We consider the following \textsc{Tree-Constrained Bipartite Matching} problem: Given two rooted trees $T_1=(V_1,E_1)$, $T_2=(V_2,E_2)$ and a weight function $w: V_1\times V_2 \mapsto \mathbb{R}_+$, find a maximum weight matching $\mathcal{M}$ between nodes of the two trees, such that none of the matched nodes is an ancestor of another matched node in either of the trees. This generalization of the classical bipartite matching problem appears, for example, in the computational analysis of live cell video data. We show that the problem is $\mathcal{APX}$-hard and thus, unless $\mathcal{P} = \mathcal{NP}$, disprove a previous claim that it is solvable in polynomial time. Furthermore, we give a $2$-approximation algorithm based on a combination of the local ratio technique and a careful use of the structure of basic feasible solutions of a natural LP-relaxation, which we also show to have an integrality gap of $2-o(1)$. In the second part of the paper, we consider a natural generalization of the problem, where trees are replaced by partially ordered sets (posets). We show that the local ratio technique gives a $2k\rho$-approximation for the $k$-dimensional matching generalization of the problem, in which the maximum number of incomparable elements below (or above) any given element in each poset is bounded by $\rho$. We finally give an almost matching integrality gap example, and an inapproximability result showing that the dependence on $\rho$ is most likely unavoidable.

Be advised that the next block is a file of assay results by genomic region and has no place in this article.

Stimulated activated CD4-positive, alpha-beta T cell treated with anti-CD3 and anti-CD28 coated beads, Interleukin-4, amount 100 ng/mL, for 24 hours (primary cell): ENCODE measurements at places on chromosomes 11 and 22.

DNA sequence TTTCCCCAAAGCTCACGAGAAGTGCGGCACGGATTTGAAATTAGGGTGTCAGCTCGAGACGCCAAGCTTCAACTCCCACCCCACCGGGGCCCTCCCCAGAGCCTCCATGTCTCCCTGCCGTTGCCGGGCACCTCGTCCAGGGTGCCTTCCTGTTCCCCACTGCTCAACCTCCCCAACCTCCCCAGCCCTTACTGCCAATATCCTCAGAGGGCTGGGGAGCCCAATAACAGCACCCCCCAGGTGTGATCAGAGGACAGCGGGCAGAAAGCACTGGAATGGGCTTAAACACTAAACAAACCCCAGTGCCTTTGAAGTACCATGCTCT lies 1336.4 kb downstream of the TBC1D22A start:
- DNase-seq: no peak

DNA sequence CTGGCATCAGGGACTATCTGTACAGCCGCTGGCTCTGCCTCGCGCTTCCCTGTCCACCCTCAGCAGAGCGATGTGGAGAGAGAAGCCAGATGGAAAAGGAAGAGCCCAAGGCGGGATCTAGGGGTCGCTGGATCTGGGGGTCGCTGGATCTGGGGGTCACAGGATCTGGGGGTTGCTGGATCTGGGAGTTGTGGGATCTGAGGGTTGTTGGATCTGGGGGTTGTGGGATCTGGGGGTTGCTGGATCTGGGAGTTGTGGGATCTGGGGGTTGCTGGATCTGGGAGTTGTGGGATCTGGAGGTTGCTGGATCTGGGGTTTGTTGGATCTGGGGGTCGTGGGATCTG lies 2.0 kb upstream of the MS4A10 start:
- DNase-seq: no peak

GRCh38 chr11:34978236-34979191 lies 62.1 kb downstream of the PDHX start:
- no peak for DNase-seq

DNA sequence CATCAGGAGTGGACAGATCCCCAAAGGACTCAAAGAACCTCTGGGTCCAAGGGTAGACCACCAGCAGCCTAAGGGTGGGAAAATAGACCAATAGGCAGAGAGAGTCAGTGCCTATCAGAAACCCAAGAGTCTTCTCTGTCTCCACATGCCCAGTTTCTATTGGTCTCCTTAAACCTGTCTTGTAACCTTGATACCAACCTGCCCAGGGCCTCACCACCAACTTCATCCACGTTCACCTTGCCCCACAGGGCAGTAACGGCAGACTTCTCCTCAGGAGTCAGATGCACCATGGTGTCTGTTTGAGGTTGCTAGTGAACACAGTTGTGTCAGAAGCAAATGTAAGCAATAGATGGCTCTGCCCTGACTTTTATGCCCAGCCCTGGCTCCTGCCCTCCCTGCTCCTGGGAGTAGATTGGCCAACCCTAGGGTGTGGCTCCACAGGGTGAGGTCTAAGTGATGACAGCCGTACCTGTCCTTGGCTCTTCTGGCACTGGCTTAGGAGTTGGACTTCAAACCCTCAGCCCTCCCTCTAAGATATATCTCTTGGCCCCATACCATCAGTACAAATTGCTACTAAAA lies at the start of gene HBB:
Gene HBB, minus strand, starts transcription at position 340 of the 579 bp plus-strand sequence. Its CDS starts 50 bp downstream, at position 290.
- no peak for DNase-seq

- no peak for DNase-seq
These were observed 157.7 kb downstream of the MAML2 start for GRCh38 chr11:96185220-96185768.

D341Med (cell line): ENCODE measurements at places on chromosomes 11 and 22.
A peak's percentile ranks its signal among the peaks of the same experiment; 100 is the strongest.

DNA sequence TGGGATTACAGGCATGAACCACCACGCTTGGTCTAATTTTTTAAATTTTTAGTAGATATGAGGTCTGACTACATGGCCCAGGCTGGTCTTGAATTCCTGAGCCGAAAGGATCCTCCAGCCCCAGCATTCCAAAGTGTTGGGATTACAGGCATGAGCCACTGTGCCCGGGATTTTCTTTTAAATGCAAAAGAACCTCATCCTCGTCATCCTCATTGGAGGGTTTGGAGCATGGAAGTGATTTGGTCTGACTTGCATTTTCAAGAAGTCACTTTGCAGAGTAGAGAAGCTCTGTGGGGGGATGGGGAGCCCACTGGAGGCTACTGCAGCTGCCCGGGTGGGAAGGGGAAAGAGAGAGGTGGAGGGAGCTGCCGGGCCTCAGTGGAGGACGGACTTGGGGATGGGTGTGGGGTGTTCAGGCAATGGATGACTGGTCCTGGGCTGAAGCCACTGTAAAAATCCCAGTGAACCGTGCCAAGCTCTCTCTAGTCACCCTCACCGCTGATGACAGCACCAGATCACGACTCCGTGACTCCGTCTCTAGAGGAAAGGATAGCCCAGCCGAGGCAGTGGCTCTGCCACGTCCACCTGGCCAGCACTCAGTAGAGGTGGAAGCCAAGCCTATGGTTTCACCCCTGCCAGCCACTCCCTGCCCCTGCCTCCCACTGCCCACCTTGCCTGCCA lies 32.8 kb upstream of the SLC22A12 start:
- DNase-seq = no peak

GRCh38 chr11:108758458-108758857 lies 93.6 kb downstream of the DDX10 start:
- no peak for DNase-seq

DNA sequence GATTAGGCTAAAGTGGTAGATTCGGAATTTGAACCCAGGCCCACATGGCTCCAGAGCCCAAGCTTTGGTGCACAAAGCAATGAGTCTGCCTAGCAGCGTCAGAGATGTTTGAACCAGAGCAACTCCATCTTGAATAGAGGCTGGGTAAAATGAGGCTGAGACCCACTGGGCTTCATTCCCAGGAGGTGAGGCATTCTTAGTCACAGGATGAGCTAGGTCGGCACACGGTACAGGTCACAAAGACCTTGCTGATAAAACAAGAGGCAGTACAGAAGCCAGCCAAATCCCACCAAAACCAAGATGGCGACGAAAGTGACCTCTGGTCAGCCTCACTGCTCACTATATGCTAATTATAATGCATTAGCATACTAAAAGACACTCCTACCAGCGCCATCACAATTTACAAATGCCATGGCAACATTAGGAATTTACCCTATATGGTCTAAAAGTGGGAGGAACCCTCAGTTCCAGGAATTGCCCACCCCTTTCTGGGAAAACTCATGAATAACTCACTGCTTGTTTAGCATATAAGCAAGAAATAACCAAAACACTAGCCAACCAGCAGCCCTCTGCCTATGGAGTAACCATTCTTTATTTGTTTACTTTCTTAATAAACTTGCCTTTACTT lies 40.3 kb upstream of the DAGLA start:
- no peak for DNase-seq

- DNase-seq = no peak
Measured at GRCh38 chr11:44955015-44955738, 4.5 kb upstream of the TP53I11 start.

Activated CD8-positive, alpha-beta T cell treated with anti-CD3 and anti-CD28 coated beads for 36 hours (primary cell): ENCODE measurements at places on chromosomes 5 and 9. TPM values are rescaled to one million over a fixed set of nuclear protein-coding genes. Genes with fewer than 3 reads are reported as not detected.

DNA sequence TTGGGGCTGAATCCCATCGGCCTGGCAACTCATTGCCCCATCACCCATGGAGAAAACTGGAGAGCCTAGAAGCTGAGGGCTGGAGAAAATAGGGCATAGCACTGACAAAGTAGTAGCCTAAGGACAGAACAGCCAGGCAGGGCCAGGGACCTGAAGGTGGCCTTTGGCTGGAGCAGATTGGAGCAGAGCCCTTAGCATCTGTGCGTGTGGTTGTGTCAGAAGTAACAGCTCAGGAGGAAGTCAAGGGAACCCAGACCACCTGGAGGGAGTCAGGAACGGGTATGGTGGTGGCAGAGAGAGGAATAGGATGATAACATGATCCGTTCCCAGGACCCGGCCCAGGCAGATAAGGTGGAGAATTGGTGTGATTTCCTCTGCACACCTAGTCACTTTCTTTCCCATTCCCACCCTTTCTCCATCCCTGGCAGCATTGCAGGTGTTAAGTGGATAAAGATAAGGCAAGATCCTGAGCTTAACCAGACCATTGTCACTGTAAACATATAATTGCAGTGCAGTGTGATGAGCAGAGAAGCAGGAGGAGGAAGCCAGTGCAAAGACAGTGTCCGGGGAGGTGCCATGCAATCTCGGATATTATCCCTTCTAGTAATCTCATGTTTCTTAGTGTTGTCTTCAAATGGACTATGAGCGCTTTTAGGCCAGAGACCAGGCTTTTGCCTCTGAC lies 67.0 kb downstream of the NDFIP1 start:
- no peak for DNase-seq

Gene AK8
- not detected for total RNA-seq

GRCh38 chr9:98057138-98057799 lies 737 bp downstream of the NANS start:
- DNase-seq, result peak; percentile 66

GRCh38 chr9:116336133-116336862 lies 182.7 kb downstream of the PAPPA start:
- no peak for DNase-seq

Keywords $k$-partite matching, rooted trees, approximation algorithms, local ratio technique, inapproximability, computational biology